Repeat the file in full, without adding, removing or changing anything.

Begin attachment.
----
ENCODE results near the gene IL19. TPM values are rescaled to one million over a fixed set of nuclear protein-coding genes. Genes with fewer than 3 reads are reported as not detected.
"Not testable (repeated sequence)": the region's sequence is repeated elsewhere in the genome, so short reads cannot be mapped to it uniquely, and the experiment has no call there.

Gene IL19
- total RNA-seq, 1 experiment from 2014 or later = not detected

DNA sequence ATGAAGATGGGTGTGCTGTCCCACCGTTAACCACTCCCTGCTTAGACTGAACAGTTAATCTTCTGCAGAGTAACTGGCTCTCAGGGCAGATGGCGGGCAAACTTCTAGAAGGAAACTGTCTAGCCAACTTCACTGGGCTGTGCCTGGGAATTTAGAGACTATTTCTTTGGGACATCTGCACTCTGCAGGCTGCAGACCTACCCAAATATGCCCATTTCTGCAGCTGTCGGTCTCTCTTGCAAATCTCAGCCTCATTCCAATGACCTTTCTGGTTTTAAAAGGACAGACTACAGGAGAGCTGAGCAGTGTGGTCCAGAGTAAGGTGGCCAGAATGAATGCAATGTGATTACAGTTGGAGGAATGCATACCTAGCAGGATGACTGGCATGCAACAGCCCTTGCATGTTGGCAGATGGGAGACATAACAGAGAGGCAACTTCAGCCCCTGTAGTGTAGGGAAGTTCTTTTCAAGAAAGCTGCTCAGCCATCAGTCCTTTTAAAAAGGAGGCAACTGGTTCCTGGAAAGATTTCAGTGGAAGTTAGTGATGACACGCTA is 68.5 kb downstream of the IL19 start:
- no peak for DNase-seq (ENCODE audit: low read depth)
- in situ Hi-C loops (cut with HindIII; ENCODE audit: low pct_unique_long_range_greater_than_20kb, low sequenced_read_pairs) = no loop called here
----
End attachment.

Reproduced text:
ENCODE results near the gene IL19. TPM values are rescaled to one million over a fixed set of nuclear protein-coding genes. Genes with fewer than 3 reads are reported as not detected.
"Not testable (repeated sequence)": the region's sequence is repeated elsewhere in the genome, so short reads cannot be mapped to it uniquely, and the experiment has no call there.

Gene IL19
- total RNA-seq, 1 experiment from 2014 or later = not detected

DNA sequence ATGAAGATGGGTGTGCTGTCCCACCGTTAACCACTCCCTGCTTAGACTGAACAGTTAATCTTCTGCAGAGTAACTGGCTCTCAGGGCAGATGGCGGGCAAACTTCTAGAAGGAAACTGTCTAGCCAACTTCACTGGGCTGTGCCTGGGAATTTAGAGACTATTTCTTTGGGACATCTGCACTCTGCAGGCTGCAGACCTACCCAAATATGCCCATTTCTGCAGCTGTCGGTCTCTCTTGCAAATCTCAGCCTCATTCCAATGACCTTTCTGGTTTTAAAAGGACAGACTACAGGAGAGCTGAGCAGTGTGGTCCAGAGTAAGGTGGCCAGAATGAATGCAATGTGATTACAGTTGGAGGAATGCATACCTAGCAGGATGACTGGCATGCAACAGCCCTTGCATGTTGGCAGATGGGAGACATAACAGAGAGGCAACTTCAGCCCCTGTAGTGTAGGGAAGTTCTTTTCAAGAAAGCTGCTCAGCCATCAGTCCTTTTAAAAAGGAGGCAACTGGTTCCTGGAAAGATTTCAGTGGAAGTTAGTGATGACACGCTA is 68.5 kb downstream of the IL19 start:
- no peak for DNase-seq (ENCODE audit: low read depth)
- in situ Hi-C loops (cut with HindIII; ENCODE audit: low pct_unique_long_range_greater_than_20kb, low sequenced_read_pairs) = no loop called here